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Chateau Musar White 2008 is pale gold with aromas of orange peel, peach blossom, lemon and pear. The palate has notes of stone fruits with orange zest overlaid by roasted almonds – it is very fresh despite its weighty texture. It is all at once; flowers, lemon, spice and honeycomb underpinned with a fresh acidity and very good length. Gloriously complex with a penetrating acidity that comes from old vines.
|When to Drink||Now|
|Grapes||A blend of ancient grape varieties Obaideh and Merwah|
|Pairing||They excel with pâtés (especially foie gras), rillettes, seafood dishes and will match spicy food as the wine has such intense flavours.|
|Volume||75cl (Full Bottle)|
Chateau Musar White is a truly unique white, made from ancient Lebanese varieties Obaideh and Merwah, dating back thousands of years. Reputedly the ancestors of Chardonnay and Semillon, they are among only 6 indigenous grapes still commercially cultivated in Lebanon. The vineyards were planted between 50-90 years ago, at around 1,300 metres above sea level in the foothills of the Anti-Lebanon Mountains on stony, chalky soils, and on the seaward side of Mount Lebanon on calcareous gravels. The vines are still on their own roots and few vineyards of this calibre remain in the world.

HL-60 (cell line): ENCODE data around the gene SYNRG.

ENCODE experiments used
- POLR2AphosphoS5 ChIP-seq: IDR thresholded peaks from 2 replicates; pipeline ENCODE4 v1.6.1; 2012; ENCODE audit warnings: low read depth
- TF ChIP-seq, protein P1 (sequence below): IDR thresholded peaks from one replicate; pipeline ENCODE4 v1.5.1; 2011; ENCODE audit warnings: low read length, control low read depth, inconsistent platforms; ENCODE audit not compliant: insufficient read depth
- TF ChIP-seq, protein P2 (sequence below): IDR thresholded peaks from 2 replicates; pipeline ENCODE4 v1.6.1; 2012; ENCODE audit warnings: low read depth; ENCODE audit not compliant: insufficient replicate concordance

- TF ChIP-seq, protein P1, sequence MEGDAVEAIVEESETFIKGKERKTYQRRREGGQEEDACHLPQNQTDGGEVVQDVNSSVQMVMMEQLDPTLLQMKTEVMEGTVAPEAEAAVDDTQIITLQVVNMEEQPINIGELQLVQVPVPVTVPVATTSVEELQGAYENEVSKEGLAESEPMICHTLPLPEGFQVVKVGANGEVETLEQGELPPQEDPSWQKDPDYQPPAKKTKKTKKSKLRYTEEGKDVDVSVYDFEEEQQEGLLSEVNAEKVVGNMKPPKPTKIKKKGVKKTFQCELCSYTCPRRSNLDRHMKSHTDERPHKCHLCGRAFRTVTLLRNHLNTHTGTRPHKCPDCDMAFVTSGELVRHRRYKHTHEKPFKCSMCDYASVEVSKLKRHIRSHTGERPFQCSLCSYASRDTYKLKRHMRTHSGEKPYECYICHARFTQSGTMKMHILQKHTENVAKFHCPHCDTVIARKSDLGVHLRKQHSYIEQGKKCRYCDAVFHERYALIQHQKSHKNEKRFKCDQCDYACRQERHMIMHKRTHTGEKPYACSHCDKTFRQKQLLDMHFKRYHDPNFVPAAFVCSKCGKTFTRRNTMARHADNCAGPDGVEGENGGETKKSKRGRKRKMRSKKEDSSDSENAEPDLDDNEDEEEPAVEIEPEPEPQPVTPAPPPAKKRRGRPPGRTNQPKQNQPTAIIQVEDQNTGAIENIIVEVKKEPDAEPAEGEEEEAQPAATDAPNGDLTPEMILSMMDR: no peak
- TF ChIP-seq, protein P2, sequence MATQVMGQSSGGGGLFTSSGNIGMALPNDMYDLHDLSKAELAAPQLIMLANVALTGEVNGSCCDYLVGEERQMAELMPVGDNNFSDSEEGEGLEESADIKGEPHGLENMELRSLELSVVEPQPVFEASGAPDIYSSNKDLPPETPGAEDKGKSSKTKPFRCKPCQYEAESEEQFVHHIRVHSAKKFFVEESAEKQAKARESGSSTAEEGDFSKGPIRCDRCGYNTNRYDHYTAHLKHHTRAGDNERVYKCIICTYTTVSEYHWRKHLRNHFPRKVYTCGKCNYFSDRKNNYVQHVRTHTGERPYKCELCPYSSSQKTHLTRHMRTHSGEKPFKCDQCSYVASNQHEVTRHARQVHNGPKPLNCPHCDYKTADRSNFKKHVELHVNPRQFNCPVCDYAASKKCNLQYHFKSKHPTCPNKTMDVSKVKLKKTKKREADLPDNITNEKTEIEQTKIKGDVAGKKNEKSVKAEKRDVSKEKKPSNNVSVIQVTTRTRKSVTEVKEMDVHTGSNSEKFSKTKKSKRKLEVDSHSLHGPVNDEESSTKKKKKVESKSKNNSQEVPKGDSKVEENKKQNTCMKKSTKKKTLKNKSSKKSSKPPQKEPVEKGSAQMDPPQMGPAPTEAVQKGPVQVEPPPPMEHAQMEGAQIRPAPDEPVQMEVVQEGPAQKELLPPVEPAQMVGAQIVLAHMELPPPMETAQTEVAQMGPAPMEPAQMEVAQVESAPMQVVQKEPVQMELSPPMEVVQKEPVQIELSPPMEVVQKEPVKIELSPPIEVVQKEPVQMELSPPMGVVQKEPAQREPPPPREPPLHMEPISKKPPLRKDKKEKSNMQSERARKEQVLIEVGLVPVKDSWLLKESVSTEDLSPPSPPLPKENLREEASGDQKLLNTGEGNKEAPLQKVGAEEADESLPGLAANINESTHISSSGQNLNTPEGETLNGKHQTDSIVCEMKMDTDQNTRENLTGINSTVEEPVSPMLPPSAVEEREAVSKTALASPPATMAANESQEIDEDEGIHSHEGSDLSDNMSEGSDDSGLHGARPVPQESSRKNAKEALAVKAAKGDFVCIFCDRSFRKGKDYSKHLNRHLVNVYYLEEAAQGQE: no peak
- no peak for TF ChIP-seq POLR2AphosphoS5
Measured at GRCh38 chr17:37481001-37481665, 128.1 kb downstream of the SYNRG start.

This vintage is a blend produced from 2/3rd Obaideh and 1/3rd Merwah and was fermented and aged partly in oak barrels for 9 months and partly in stainless steel vats, with temperatures ranging between 18 and 22 degrees Celsius. Obaideh is high in natural grape sugars and low in acidity, yielding wine with a creamy texture and flavours of honey and lemons – Merwah is a light skinned grape variety with light citrus and nut flavours, and blended together they make a distinctive white wine with excellent ageing potential.
The 2008 harvest was quite remarkable – the weather in the first two months was unremarkable though, with snow in January and rain until 23rd February. However no more rain fell for the rest of the spring and the whole of the summer and in July the vineyards started to feel the lack of water and harvesting started unprecedentedly early. Our indigenous varieties which are late harvested in October took their time however and rain a couple of days before we were due to harvest, forced us to postpone picking for a further 12 days. The white grapes were rich and fragrant with floral and lemon notes, far exceeding our expectations.
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